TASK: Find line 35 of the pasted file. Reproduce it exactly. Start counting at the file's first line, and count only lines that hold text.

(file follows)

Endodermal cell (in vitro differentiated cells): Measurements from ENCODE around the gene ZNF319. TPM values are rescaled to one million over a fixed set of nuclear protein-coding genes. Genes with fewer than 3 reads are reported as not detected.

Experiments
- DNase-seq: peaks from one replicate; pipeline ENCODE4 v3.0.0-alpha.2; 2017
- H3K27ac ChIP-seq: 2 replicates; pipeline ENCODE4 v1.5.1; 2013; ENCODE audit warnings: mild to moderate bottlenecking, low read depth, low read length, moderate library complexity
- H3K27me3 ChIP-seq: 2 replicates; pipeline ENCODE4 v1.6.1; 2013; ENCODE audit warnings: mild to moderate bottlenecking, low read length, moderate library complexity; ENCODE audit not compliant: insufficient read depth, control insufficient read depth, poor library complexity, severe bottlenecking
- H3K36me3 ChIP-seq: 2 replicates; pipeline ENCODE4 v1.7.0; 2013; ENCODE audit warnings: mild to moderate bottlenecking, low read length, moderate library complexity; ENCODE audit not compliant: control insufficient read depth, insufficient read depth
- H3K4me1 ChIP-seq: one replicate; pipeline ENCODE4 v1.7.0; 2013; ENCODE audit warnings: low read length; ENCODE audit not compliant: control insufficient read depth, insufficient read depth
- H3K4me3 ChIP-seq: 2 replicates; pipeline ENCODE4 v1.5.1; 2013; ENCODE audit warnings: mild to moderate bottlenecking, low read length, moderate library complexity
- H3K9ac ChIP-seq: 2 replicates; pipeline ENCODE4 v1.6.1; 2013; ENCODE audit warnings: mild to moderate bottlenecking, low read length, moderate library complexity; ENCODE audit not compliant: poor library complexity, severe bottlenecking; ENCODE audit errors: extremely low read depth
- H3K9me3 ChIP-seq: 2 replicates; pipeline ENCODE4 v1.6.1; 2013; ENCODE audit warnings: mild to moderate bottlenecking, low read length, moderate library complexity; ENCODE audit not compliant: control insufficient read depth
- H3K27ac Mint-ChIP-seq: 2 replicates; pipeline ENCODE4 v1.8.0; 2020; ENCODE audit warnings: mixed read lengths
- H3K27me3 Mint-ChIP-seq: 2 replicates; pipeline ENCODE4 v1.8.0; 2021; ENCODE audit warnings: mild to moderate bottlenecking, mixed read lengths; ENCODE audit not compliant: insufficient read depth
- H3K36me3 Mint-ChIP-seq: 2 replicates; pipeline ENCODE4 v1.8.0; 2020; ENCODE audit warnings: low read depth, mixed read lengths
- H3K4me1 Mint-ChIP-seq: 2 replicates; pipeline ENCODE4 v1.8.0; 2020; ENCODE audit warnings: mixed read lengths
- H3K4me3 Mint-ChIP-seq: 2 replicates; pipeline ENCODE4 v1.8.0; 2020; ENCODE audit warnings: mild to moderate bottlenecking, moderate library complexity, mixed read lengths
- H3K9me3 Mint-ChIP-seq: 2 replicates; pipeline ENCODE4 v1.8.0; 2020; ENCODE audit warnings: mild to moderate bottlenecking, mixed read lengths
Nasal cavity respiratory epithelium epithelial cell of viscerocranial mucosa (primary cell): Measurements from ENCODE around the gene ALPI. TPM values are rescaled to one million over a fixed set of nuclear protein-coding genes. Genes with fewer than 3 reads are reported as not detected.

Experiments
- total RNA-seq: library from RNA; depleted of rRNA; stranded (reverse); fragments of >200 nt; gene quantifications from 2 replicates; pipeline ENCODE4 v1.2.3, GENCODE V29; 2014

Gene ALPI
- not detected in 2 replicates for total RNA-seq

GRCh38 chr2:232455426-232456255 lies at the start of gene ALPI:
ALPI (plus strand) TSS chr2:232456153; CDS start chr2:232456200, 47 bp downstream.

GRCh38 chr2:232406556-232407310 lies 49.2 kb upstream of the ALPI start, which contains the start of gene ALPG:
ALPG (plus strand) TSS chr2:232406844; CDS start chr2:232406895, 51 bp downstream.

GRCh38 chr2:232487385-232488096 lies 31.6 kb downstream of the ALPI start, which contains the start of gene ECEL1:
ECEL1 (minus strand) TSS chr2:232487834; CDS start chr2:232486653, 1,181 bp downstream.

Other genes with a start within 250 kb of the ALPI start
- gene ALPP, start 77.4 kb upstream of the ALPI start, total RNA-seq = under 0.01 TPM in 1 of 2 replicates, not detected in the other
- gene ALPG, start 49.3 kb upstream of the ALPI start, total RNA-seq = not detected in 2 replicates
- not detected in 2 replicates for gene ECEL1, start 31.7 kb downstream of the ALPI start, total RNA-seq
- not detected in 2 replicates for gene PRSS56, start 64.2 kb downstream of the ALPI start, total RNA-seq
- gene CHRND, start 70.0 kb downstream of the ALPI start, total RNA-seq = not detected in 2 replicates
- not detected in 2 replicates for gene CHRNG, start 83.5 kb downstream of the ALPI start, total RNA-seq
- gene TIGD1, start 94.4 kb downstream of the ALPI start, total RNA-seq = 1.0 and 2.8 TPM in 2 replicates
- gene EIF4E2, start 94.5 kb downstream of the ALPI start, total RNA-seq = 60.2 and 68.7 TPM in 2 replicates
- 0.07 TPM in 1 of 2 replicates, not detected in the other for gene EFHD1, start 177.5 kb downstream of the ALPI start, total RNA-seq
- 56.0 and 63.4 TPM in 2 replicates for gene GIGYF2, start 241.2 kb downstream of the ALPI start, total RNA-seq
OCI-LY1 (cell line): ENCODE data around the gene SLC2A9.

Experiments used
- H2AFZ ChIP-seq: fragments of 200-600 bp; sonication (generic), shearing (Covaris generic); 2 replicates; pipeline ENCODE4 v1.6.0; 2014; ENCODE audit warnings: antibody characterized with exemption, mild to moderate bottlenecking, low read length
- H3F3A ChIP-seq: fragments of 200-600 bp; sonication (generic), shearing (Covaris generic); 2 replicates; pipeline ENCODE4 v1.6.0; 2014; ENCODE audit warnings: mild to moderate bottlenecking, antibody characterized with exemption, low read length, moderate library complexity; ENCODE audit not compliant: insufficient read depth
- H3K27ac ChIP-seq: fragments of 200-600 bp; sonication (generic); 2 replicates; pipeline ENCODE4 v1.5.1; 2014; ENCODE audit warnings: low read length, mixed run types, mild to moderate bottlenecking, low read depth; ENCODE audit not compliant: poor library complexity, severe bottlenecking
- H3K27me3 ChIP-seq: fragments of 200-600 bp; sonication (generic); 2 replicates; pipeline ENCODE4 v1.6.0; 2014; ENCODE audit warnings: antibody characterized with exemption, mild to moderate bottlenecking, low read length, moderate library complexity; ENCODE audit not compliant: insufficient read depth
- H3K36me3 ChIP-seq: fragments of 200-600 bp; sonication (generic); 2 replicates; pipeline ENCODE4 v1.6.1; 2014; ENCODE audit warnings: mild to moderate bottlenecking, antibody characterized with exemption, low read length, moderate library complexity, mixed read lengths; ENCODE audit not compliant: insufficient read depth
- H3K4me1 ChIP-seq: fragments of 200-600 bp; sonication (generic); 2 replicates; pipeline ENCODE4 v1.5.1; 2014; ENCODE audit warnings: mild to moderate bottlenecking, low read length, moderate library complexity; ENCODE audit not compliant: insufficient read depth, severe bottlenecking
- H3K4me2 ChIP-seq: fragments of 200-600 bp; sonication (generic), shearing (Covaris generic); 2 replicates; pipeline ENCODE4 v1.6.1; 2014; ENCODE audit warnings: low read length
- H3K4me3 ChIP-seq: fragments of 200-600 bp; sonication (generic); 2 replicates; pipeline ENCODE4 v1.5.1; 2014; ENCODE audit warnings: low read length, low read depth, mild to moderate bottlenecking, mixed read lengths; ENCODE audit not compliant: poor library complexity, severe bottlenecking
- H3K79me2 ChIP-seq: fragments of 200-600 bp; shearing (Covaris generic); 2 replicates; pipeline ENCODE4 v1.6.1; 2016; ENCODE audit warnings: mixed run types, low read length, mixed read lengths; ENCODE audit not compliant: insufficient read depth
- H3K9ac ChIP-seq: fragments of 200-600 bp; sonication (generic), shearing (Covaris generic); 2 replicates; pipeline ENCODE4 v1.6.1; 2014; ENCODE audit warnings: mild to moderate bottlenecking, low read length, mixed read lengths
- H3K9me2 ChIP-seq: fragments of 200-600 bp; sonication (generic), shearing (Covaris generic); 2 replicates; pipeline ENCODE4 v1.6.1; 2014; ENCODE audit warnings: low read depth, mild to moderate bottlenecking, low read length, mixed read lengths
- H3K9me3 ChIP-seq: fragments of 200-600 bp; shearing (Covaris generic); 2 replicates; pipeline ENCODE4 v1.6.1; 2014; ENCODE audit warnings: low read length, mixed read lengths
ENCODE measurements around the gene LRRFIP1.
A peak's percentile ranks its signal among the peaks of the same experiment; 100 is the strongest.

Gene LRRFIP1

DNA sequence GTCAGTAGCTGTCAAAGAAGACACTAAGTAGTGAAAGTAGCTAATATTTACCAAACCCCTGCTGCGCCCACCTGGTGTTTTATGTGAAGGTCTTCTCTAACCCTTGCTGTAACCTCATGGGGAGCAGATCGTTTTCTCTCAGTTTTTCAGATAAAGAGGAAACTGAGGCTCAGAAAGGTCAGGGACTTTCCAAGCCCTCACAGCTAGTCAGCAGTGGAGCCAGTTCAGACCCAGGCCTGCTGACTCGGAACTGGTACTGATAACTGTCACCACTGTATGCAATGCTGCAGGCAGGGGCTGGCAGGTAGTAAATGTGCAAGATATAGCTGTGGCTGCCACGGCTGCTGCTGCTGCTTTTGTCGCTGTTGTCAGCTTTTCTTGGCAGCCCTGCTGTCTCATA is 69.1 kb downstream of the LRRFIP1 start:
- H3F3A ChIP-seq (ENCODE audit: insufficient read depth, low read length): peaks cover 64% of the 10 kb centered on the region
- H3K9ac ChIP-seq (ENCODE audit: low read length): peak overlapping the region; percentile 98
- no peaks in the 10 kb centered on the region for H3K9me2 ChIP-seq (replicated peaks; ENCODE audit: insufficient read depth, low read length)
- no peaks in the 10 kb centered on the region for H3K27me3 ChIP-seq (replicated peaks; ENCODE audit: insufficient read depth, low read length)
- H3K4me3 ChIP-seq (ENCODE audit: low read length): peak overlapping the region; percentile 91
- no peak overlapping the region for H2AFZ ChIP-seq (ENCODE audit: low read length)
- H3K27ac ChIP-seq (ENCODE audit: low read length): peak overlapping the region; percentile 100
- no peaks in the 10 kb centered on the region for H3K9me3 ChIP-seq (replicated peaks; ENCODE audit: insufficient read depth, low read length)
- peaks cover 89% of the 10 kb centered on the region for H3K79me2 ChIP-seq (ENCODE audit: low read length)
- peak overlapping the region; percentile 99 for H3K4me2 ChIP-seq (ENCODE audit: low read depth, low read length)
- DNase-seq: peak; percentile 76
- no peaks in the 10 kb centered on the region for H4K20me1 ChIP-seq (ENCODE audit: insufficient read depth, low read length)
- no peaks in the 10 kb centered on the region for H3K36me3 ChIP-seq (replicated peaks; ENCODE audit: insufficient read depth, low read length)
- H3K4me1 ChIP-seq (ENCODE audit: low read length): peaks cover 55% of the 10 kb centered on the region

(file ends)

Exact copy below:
- gene TIGD1, start 94.4 kb downstream of the ALPI start, total RNA-seq = 1.0 and 2.8 TPM in 2 replicates